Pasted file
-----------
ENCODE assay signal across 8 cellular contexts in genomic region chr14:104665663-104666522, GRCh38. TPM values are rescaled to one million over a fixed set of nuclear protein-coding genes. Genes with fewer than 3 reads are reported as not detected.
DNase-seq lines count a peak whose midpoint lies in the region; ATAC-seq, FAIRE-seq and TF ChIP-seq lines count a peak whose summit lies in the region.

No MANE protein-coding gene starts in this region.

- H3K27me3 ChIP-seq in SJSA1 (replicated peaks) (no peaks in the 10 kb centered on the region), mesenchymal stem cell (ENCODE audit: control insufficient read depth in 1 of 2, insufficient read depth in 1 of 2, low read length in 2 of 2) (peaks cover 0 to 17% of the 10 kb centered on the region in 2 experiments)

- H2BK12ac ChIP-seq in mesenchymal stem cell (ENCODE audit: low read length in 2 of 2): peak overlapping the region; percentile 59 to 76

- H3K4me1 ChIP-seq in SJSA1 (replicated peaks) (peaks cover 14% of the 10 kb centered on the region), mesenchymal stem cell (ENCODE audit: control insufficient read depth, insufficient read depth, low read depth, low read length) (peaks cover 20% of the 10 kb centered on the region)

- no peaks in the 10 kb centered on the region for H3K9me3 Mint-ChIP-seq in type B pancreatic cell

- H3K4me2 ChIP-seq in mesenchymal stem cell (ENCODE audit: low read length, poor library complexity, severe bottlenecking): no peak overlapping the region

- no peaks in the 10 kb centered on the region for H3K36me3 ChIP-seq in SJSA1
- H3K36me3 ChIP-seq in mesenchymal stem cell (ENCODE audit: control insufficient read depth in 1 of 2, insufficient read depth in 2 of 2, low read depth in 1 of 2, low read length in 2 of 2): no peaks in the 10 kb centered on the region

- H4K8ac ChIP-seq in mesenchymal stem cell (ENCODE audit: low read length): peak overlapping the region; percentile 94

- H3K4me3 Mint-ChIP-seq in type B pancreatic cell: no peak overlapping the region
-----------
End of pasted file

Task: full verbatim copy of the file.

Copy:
ENCODE assay signal across 8 cellular contexts in genomic region chr14:104665663-104666522, GRCh38. TPM values are rescaled to one million over a fixed set of nuclear protein-coding genes. Genes with fewer than 3 reads are reported as not detected.
DNase-seq lines count a peak whose midpoint lies in the region; ATAC-seq, FAIRE-seq and TF ChIP-seq lines count a peak whose summit lies in the region.

No MANE protein-coding gene starts in this region.

- H3K27me3 ChIP-seq in SJSA1 (replicated peaks) (no peaks in the 10 kb centered on the region), mesenchymal stem cell (ENCODE audit: control insufficient read depth in 1 of 2, insufficient read depth in 1 of 2, low read length in 2 of 2) (peaks cover 0 to 17% of the 10 kb centered on the region in 2 experiments)

- H2BK12ac ChIP-seq in mesenchymal stem cell (ENCODE audit: low read length in 2 of 2): peak overlapping the region; percentile 59 to 76

- H3K4me1 ChIP-seq in SJSA1 (replicated peaks) (peaks cover 14% of the 10 kb centered on the region), mesenchymal stem cell (ENCODE audit: control insufficient read depth, insufficient read depth, low read depth, low read length) (peaks cover 20% of the 10 kb centered on the region)

- no peaks in the 10 kb centered on the region for H3K9me3 Mint-ChIP-seq in type B pancreatic cell

- H3K4me2 ChIP-seq in mesenchymal stem cell (ENCODE audit: low read length, poor library complexity, severe bottlenecking): no peak overlapping the region

- no peaks in the 10 kb centered on the region for H3K36me3 ChIP-seq in SJSA1
- H3K36me3 ChIP-seq in mesenchymal stem cell (ENCODE audit: control insufficient read depth in 1 of 2, insufficient read depth in 2 of 2, low read depth in 1 of 2, low read length in 2 of 2): no peaks in the 10 kb centered on the region

- H4K8ac ChIP-seq in mesenchymal stem cell (ENCODE audit: low read length): peak overlapping the region; percentile 94

- H3K4me3 Mint-ChIP-seq in type B pancreatic cell: no peak overlapping the region